Father Petitjean is buried within Oura Cathedral. In ancient and medieval Europe, churches were both places of prayer and places to be buried. People often used to be buried under the church or in a crypt. In European churches, tombstones are often inserted into the wall.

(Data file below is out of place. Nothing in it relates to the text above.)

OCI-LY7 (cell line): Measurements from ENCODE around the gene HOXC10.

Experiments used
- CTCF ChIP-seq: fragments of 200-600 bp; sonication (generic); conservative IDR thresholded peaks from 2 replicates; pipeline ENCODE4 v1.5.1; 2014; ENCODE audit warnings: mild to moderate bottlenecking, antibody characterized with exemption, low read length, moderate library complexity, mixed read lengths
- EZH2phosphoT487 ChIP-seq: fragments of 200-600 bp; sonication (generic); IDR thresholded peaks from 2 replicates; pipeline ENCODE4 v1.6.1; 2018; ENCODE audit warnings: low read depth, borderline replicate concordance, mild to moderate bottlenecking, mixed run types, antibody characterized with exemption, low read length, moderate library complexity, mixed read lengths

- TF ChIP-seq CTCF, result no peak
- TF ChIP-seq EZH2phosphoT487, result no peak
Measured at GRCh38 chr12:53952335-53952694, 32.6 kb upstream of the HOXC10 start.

Petitjean forced himself to do missionary work despite having a chronic health problem. He energetically raised funds for the church’s construction, but on October 7th 1884, he died. Bidding farewell to his fellow priests (who were at his deathbed), he quietly breathed his last. Petitjean had spent his life working to bring about a revival of the Christian faith in Japan, and by training Japanese priests and theology students, he had sown the seeds of future missionary work in Japan. His corpse was buried under the floor in front of the central altar. It was the place where he had knelt and prayed “Lord, let me meet the Hidden Christians”, at the very moment when the Hidden Christians came to Oura to confess their faith.